For Patricia Finney is the author of one of the best Elizabethan spy series (starring David Becket and Simon Ames and running for three volumes to date - Firedrake's Eye (1992), Unicorn's Blood (1998) and Gloriana's Torch (2003)) plus an equally intelligent series about Sir Robert Carey, set a little earlier and now up to five volumes, with the publication of A Murder of Crows earlier this year.

The latter series is written under the nom de plume of PF Chisholm (possibly because the first was submitted for publication when the author was 18 and freshly enrolled at Oxford University as an undergraduate), which perhaps explains the lack of Wiki page to some extent.

The Lady Grace Mysteries - a series of short mystery novels for younger readers set at the court of Elizabeth I - are also pseudonymously written, this time as Lady Grace Cavendish herself, the heroine of the novels. It's a nice idea, but sadly not one which goes any further than that. Unlike George MacDonald Fraser's Flashman books, say, there's no attempt other than in author name to pretend that these are genuine history, even though the books are written in the first person, as a series of diary entries in Lade Grace's daybook.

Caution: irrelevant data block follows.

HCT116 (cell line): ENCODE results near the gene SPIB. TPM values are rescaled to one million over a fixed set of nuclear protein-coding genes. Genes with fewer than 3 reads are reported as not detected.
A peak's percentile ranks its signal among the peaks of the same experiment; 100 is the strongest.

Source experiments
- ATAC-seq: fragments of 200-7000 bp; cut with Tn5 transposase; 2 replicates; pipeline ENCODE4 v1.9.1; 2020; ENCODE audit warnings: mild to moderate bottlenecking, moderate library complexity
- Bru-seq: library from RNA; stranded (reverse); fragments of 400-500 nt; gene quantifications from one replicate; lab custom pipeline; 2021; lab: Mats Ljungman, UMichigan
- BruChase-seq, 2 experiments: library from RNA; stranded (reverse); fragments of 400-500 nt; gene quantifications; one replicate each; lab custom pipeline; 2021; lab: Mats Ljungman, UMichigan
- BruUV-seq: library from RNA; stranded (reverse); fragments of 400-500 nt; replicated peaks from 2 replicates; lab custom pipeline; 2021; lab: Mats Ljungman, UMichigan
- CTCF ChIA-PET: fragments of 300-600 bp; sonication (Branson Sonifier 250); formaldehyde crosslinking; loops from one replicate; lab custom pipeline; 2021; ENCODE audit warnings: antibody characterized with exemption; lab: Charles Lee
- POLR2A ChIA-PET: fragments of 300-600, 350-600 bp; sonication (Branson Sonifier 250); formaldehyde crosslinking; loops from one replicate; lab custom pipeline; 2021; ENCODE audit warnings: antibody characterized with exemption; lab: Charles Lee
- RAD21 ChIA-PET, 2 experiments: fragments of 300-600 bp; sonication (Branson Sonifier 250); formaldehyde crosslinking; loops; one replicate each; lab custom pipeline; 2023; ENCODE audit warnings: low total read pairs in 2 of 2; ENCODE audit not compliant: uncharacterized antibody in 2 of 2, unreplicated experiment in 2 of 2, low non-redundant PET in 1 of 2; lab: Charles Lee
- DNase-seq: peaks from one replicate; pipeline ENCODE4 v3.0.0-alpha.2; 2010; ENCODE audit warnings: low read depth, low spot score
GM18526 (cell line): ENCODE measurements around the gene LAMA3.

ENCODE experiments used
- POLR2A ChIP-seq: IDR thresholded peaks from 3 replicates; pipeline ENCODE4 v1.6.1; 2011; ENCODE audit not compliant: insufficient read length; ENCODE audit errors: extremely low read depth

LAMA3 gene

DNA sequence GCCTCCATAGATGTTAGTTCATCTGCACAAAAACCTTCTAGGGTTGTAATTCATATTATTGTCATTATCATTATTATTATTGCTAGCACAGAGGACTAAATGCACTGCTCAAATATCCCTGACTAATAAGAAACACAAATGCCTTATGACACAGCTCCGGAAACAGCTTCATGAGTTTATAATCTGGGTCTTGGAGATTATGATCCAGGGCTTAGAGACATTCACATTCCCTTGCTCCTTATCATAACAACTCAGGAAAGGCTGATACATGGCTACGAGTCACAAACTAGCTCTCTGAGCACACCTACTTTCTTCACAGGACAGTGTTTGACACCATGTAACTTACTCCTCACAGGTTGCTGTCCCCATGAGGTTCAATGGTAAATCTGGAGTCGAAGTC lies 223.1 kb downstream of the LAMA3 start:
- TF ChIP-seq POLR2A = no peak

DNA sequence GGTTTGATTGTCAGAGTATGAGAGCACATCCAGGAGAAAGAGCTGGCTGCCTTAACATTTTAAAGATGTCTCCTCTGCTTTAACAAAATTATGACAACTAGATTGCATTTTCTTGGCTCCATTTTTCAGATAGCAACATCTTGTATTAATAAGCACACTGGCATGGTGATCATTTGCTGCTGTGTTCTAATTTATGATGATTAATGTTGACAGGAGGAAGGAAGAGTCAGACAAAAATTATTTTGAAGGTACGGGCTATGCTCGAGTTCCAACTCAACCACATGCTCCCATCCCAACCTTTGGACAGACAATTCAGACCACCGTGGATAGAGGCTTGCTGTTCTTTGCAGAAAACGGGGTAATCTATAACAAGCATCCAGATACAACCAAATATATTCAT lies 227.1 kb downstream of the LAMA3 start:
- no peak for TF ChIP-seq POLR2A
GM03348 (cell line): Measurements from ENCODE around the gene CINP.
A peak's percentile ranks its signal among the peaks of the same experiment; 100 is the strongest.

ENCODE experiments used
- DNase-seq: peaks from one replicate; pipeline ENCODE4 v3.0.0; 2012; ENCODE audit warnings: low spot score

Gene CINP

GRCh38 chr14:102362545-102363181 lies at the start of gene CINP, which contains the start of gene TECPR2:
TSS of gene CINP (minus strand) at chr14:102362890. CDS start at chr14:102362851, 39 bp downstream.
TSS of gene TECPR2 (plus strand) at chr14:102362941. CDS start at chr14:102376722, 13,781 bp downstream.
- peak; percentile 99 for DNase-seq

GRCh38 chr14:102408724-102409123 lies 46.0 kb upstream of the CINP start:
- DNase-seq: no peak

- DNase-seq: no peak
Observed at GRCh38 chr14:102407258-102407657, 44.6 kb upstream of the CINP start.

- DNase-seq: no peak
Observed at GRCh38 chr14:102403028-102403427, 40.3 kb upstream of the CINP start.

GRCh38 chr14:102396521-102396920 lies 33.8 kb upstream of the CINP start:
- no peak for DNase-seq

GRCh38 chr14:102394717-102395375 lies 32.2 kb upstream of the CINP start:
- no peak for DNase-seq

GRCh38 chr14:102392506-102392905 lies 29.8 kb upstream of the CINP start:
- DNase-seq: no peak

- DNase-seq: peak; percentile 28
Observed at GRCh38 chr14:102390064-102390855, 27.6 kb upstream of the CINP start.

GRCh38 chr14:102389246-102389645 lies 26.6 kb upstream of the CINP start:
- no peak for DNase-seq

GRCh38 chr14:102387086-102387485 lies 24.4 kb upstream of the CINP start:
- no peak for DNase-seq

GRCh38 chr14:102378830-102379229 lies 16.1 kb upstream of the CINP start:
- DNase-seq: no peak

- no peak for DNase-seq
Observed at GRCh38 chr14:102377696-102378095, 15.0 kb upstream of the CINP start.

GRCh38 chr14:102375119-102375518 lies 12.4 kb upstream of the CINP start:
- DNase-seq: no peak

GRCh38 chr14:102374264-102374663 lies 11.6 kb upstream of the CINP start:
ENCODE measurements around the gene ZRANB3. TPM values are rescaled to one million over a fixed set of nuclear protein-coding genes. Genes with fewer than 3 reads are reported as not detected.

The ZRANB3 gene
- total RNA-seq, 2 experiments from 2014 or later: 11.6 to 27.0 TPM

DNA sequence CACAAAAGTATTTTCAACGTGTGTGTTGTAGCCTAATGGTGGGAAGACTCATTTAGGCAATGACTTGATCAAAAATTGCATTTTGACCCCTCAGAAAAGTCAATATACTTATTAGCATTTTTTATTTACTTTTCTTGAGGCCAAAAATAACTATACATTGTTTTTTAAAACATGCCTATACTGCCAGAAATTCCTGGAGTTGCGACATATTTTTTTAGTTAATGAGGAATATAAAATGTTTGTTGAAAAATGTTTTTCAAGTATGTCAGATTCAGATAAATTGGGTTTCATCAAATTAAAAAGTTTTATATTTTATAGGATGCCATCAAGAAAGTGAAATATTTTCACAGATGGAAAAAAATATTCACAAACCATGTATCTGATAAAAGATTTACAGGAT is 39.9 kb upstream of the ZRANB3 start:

Still, Lady Grace and her friends and enemies are quickly and effectively sketched in - Masou the little Muslim tumbler is perhaps the most interesting of the supporting characters, but most importantly Elizabeth herself feels real and if she has been given a personality not entirely in keeping with the popular historical profile, she's none the worse for the addition of a little unexpected compassion, mischievousness and sense of humour.

The story itself is neatly constructed, as expected, though obviously not as complex as one of Finney's adult novels. It's perhaps rather too linear a plot for an adult mystery fan and in light of the fairly small cast the eventual villain is pretty obvious from the start, but there was enough in Grace's quest to save her fiancé from execution to keep me intrigued for the novel's short length.